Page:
I work at Children’s Hospital of Wisconsin and wondered how you came to be doing such a kind and generous act? What’s the connection to Children’s?

And I replied:

I ran Al’s Run last year, and signed up to run again this year (although I won’t be able to participate on Saturday). I had originally planned the short story in conjunction with my Writers’ Week program as a way to raise money for pledges for Al’s Run, and figured I’d just follow through with that even though I wouldn’t be running this year.

Here’s more about CHW taken from the hospital’s website:

Children’s Hospital and Health System is an independent health care system dedicated solely to the health and well-being of children. The 12 entities that make up the health system work to improve the lives of children everywhere through care giving, advocacy, research and education.

Children’s Hospital of Wisconsin in Milwaukee, serving Wisconsin, Northern Illinois and Michigan’s Upper Peninsula and beyond through nationally-recognized programs.

Buy it Now

Using the buttons above, you can add “10 Mississippi” to your cart and checkout with PayPal. If you need technical help loading the file on your ereader, contact me. I’ll do my best to get you squared away. To learn more about where the money goes, read Monday’s post, “Writers’ Week Short Story to Support Children’s Hospital of Wisconsin.”

How To Choose a Domain Name – An Author’s Guide

by Mark Levine

For many authors, the domain name they choose to use for a website or blog is often done without much thought.  It shouldn’t be.  It’s really the basis of your marketing strategy.  You build a website around the domain and your social media around your website, and so on.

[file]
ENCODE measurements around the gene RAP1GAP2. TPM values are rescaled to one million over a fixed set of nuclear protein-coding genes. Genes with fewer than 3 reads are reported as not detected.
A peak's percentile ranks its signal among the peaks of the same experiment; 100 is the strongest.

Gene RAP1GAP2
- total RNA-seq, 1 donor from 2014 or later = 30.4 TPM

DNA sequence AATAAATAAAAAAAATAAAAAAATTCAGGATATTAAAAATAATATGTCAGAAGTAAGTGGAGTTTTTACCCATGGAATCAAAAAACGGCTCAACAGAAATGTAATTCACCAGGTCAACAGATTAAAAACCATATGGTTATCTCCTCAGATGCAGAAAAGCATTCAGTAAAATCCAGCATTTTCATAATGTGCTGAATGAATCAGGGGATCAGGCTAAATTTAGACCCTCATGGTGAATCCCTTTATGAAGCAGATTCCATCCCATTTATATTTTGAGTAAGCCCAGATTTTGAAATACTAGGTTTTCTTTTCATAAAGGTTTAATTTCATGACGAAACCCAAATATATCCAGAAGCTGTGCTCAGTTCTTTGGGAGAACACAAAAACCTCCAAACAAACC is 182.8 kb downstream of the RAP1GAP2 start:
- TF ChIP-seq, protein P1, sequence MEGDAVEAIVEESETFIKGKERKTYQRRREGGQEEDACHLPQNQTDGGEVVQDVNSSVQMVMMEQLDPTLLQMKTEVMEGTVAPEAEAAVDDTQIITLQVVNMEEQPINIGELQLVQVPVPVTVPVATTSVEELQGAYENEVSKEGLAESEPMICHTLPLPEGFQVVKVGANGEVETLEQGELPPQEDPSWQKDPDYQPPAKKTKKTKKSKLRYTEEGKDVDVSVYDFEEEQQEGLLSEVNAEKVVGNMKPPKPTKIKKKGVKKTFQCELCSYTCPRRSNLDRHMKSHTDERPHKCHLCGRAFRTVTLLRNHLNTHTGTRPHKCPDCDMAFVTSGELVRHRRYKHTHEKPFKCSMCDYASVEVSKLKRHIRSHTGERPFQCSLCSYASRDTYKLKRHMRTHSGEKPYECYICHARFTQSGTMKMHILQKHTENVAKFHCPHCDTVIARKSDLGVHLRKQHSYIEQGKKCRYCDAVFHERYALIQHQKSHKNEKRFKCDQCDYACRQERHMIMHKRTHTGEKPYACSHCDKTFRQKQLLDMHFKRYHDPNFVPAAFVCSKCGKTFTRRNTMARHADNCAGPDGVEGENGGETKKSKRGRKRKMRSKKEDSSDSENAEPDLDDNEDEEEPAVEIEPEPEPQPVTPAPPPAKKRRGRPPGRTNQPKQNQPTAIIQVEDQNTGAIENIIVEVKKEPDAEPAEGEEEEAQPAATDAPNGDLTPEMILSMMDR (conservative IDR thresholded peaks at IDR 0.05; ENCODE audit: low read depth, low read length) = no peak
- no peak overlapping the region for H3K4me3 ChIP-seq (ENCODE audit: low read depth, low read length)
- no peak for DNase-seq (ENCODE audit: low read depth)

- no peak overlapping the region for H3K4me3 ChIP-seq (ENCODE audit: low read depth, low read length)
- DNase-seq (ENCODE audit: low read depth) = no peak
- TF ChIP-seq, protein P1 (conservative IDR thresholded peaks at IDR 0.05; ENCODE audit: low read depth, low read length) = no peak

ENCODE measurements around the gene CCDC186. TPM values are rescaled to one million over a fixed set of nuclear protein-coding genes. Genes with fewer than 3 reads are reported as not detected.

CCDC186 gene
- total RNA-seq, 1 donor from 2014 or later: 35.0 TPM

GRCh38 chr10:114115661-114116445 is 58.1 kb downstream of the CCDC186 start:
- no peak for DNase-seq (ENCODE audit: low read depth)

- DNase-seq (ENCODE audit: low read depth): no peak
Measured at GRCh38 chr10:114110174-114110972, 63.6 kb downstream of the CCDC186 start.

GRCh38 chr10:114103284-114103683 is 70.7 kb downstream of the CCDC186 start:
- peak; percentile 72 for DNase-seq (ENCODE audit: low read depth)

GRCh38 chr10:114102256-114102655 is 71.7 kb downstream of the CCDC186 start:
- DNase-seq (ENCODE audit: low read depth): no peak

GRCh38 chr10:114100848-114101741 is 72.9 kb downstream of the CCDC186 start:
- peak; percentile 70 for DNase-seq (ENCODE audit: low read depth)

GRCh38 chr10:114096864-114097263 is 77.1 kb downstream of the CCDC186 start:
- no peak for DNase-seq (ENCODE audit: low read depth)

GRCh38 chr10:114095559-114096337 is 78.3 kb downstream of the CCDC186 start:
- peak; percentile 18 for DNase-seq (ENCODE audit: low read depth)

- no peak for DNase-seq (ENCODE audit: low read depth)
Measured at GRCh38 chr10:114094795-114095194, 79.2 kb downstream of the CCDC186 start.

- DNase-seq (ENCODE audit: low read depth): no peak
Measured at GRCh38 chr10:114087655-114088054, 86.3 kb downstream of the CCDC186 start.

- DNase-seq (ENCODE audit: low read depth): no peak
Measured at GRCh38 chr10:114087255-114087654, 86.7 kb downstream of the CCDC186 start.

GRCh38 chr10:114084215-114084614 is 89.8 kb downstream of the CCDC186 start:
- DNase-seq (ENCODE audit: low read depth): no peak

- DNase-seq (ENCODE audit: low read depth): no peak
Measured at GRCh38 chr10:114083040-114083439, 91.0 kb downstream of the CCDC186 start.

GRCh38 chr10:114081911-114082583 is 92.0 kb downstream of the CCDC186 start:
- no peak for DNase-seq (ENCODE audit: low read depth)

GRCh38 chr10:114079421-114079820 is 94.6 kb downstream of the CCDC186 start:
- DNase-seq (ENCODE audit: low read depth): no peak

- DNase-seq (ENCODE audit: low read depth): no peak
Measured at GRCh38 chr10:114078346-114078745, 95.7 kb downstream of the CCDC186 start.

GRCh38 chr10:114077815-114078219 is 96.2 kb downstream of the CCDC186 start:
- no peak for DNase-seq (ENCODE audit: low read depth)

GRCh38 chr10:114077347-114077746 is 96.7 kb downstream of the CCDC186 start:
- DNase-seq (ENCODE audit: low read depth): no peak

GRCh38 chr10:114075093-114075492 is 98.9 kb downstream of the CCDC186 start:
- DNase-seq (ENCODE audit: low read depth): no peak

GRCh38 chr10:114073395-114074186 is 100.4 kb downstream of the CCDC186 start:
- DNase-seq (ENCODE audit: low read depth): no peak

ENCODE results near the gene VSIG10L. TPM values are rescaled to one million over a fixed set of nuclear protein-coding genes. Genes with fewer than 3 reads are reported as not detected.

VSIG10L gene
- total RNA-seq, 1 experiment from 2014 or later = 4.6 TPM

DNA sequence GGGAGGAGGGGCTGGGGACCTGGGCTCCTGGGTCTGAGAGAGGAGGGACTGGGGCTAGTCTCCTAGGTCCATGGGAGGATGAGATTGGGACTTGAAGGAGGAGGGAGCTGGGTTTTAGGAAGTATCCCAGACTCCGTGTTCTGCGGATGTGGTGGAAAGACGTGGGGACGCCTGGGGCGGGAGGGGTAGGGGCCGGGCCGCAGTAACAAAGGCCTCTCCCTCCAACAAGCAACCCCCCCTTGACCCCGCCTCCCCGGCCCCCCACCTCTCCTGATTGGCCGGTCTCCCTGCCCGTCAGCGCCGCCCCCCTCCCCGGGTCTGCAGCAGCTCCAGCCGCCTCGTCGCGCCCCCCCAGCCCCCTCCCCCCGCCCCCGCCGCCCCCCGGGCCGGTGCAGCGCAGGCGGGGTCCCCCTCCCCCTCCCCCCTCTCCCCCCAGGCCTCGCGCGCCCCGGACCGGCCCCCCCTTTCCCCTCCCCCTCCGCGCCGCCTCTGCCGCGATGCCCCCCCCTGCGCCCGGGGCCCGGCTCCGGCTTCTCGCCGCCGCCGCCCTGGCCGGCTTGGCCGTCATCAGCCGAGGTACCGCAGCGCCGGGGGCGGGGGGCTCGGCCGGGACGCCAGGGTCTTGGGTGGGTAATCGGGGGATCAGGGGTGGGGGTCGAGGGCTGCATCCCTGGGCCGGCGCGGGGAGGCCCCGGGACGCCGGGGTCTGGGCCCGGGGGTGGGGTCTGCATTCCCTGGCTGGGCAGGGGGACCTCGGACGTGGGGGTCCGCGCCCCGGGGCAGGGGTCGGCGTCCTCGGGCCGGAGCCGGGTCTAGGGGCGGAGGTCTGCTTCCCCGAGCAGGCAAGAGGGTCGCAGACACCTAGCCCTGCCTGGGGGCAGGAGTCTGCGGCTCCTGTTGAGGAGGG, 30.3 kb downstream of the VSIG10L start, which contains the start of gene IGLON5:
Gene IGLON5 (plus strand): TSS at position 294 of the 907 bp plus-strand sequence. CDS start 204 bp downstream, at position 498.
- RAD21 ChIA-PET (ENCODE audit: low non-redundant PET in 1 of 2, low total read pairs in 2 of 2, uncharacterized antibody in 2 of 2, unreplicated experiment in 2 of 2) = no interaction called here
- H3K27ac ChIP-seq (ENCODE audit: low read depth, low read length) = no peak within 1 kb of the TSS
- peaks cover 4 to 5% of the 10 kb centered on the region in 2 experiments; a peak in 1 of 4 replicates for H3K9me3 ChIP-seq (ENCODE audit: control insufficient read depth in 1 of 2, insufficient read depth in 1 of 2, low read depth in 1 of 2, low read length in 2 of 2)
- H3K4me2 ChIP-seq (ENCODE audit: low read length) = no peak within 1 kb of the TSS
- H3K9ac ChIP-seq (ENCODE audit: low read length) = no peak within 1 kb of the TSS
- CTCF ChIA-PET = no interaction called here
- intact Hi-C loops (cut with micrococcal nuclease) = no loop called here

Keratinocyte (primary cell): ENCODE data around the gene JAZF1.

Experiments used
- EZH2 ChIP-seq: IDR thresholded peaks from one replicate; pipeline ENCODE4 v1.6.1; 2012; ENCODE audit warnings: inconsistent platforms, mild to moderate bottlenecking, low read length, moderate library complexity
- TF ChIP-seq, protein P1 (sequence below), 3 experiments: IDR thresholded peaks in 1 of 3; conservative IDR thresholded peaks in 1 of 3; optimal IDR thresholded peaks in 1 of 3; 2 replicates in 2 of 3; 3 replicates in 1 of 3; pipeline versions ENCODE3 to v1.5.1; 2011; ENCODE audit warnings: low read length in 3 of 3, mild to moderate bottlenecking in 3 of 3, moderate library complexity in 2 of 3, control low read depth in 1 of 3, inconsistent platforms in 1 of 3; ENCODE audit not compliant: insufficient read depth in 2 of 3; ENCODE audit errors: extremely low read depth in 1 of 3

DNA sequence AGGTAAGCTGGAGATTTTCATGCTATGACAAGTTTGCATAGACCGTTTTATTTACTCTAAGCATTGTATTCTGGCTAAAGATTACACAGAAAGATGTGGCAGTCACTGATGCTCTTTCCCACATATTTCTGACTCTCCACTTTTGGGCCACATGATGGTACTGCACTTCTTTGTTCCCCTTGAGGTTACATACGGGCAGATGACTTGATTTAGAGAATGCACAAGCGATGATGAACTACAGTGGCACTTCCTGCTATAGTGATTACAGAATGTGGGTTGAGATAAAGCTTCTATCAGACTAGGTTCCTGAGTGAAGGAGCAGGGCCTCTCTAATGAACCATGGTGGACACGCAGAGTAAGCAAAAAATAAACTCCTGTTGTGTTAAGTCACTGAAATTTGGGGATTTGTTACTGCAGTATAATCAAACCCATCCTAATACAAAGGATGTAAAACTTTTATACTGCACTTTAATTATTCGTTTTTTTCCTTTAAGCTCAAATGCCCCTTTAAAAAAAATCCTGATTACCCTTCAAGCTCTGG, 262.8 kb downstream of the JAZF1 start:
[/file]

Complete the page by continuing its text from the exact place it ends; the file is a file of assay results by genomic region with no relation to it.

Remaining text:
A great place to start doing a search for an available domain name is DomainTools.com.   If a name is taken, you can see who owns it (unless the name is privately registered), when it expires, and if it’s for sale.  If a domain name is not registered, there will be a link to Godaddy.com, where you can buy the name. Many names with a “.com” extension are already gone.  Keep searching until you find one that isn’t.  A “.com” is still the gold standard of domains, and unless you have a lot of internet marketing experience, a .com is the best way to go.  It’s the easiest for your potential readers (and customers) to find and remember.

Domain Name Characteristics for Authors

If you’re new to the domain name world, keep it simple. You want something easy for people to remember and type into a search engine browser.  I always tell the authors I work with that they need to envision themselves doing a radio interview and announcing their domain name on the air.  The shorter, the better.  The less confusing the spelling, the better.  And whatever you do, don’t have dashes or numbers in your domain if you can help it.  If a radio host says, “Tell our listeners where they can find your book,” it is going to be a lot easier for the listeners to remember “MyBookTitle.com” than it will be do remember “My-Book-Title.com” (which on air will sound like — “my dash book dash title dot com”).

So, stick to .com’s and no numbers or dashes.  Got it?  Now, the next thing to decide is do you want a domain name that identifies you as an author (e.g. JohnDoe.com or JohnDoeBooks.com)?  Maybe, you want a domain name that identifies your book (e.g. TitleofMyBook.com).  How about a domain name that identifies the type of book you’ve written (e.g. SoulPurposeBook.com)?